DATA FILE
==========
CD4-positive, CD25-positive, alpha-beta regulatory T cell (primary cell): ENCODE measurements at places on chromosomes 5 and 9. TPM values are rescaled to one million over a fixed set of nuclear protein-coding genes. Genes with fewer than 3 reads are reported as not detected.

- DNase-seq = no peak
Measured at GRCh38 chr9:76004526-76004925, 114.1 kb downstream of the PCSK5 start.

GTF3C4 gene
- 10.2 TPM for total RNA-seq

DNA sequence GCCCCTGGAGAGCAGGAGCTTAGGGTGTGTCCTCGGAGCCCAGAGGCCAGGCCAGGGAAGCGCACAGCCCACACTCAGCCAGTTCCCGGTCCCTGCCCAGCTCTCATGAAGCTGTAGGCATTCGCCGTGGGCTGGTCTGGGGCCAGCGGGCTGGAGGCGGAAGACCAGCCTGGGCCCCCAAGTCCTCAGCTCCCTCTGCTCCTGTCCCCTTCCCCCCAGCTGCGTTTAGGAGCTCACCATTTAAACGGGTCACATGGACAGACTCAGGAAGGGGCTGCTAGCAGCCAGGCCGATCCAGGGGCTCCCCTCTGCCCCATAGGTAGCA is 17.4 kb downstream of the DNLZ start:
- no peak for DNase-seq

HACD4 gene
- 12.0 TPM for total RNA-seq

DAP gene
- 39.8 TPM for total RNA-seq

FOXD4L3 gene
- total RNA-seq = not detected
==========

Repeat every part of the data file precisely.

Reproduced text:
CD4-positive, CD25-positive, alpha-beta regulatory T cell (primary cell): ENCODE measurements at places on chromosomes 5 and 9. TPM values are rescaled to one million over a fixed set of nuclear protein-coding genes. Genes with fewer than 3 reads are reported as not detected.

- DNase-seq = no peak
Measured at GRCh38 chr9:76004526-76004925, 114.1 kb downstream of the PCSK5 start.

GTF3C4 gene
- 10.2 TPM for total RNA-seq

DNA sequence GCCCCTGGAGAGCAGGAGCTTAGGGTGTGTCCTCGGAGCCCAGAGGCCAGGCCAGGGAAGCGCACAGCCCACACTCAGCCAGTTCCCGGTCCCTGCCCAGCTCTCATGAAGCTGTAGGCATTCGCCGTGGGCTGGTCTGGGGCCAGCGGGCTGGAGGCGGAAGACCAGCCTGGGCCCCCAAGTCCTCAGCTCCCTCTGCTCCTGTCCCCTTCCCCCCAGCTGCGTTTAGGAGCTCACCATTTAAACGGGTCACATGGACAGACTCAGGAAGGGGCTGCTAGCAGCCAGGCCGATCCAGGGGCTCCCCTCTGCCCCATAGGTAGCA is 17.4 kb downstream of the DNLZ start:
- no peak for DNase-seq

HACD4 gene
- 12.0 TPM for total RNA-seq

DAP gene
- 39.8 TPM for total RNA-seq

FOXD4L3 gene
- total RNA-seq = not detected